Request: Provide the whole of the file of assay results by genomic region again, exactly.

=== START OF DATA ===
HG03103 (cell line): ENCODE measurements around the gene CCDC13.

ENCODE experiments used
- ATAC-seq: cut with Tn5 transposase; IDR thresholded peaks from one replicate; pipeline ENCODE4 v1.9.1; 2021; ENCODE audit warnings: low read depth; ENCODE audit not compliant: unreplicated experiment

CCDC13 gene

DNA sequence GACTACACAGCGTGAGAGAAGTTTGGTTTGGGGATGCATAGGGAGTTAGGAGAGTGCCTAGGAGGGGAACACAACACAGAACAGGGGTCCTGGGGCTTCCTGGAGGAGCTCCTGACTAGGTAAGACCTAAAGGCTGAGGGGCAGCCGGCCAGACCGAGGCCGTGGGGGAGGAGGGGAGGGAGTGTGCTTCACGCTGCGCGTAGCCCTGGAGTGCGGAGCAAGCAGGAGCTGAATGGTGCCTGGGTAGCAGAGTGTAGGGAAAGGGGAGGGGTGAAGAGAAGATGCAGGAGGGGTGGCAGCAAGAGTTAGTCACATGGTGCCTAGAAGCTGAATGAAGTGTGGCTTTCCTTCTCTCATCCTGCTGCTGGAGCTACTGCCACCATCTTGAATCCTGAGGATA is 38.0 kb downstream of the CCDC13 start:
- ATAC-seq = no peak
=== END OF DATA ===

HG03103 (cell line): ENCODE measurements around the gene CCDC13.

ENCODE experiments used
- ATAC-seq: cut with Tn5 transposase; IDR thresholded peaks from one replicate; pipeline ENCODE4 v1.9.1; 2021; ENCODE audit warnings: low read depth; ENCODE audit not compliant: unreplicated experiment

CCDC13 gene

DNA sequence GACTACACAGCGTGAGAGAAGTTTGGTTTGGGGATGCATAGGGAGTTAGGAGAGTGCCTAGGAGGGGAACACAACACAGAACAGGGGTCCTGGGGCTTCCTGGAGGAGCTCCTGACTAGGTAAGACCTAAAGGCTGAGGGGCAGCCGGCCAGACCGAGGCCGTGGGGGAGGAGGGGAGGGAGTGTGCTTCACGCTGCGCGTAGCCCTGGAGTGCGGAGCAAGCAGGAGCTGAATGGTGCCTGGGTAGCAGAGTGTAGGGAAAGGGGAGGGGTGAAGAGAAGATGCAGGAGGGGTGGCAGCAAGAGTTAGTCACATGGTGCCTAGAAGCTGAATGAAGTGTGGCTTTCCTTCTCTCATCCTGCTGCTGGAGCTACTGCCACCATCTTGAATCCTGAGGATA is 38.0 kb downstream of the CCDC13 start:
- ATAC-seq = no peak